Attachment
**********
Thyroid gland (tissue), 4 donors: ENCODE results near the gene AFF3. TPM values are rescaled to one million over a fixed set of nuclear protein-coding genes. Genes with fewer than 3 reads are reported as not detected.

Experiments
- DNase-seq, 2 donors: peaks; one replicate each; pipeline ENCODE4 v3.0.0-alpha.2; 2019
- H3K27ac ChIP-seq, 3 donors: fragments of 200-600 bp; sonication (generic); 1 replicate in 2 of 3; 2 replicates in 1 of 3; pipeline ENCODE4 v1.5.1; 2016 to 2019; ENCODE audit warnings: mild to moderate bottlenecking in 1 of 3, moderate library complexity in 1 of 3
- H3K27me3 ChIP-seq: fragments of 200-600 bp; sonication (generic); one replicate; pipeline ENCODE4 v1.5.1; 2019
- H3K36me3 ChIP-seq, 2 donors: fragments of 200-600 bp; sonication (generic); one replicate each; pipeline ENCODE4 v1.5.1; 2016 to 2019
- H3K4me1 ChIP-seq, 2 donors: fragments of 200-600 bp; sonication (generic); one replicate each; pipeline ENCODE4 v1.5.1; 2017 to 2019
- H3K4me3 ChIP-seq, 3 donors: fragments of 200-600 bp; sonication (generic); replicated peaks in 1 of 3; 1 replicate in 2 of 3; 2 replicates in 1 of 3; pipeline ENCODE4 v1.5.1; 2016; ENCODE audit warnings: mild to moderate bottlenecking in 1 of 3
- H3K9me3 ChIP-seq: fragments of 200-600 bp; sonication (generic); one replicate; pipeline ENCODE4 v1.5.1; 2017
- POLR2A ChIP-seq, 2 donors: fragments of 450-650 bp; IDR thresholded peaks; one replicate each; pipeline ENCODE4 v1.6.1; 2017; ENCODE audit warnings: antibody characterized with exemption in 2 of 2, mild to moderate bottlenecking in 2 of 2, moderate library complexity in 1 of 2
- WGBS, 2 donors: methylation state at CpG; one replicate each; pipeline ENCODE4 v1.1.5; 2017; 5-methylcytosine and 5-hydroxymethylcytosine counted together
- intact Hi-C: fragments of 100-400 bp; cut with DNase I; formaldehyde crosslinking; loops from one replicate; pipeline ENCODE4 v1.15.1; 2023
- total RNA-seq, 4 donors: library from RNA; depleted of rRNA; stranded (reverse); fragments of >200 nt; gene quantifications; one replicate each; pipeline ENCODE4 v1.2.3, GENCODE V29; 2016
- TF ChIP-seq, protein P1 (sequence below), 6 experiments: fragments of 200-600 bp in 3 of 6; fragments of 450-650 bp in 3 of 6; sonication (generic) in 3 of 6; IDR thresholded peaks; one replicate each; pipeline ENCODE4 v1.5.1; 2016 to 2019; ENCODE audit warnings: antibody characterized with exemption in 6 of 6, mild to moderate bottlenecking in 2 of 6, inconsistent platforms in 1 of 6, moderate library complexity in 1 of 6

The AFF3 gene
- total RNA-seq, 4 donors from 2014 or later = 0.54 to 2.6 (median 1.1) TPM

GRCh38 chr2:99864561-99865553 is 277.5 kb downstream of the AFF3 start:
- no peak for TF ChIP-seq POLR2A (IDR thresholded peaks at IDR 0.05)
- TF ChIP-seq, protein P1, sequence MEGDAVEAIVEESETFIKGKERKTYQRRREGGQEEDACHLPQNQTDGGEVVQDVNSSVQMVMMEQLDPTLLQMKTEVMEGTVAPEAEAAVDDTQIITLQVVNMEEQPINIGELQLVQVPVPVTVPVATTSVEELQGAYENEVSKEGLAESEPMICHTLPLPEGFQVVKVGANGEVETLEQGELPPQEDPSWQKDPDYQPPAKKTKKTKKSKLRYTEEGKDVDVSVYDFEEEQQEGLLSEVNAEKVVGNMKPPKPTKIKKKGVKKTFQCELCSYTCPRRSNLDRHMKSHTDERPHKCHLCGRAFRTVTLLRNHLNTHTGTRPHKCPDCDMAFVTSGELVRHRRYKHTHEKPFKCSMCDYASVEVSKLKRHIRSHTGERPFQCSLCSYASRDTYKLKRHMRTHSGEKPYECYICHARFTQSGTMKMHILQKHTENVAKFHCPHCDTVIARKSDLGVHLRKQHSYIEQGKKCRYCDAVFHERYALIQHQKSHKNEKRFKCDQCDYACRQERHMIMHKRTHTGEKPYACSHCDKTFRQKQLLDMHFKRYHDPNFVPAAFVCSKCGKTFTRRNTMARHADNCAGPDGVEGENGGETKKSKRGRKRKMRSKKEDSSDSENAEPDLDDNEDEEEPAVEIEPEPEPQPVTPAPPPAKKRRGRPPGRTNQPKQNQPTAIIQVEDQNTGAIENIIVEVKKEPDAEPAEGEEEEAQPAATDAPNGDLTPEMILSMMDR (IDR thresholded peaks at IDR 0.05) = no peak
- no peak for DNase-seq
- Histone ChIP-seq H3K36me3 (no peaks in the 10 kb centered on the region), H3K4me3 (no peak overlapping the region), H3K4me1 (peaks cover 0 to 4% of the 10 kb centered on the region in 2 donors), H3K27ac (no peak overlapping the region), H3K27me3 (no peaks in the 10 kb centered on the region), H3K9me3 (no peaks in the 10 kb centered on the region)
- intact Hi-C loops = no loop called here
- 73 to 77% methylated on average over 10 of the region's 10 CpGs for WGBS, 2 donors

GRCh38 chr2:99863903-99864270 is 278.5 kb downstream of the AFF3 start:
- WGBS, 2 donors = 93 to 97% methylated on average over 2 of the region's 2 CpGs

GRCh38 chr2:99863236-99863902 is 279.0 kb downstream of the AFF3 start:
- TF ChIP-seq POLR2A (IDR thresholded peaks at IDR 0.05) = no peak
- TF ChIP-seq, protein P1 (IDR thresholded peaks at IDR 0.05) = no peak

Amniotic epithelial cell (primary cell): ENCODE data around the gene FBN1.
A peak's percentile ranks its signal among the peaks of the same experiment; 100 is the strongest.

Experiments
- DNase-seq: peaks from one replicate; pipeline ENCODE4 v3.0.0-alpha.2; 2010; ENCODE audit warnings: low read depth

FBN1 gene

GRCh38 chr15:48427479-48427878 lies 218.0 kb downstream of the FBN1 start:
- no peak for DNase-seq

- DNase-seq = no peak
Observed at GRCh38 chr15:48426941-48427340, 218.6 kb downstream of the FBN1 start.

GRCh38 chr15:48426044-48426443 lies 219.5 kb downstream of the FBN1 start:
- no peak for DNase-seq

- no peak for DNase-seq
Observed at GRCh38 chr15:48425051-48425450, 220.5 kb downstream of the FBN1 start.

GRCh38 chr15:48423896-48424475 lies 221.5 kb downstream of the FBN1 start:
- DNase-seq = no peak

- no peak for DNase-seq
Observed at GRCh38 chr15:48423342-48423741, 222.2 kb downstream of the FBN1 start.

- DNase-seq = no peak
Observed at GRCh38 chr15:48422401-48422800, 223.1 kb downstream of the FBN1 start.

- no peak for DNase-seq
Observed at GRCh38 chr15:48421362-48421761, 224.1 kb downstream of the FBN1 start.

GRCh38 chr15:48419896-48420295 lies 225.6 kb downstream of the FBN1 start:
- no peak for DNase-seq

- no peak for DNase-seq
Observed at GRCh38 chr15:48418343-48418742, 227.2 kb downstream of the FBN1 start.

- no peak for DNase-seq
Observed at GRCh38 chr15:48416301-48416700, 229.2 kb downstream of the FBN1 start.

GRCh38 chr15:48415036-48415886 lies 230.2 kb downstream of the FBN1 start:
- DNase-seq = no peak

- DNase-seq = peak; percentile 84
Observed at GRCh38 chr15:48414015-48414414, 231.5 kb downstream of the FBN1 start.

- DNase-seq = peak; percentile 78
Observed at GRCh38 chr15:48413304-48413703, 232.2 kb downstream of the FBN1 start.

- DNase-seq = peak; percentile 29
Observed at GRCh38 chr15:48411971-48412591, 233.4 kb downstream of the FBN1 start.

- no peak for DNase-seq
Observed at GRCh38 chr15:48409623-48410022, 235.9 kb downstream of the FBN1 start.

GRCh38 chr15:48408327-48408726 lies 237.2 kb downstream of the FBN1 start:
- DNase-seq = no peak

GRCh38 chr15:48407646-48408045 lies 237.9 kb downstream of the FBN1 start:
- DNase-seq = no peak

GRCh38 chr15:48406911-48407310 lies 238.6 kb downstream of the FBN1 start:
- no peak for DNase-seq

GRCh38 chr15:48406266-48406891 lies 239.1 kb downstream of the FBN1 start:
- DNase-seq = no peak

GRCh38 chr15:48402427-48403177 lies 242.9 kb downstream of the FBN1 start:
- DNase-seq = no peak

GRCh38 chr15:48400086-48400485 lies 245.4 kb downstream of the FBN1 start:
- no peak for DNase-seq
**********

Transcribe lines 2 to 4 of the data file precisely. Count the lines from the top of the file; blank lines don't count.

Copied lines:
Experiments
- DNase-seq, 2 donors: peaks; one replicate each; pipeline ENCODE4 v3.0.0-alpha.2; 2019
- H3K27ac ChIP-seq, 3 donors: fragments of 200-600 bp; sonication (generic); 1 replicate in 2 of 3; 2 replicates in 1 of 3; pipeline ENCODE4 v1.5.1; 2016 to 2019; ENCODE audit warnings: mild to moderate bottlenecking in 1 of 3, moderate library complexity in 1 of 3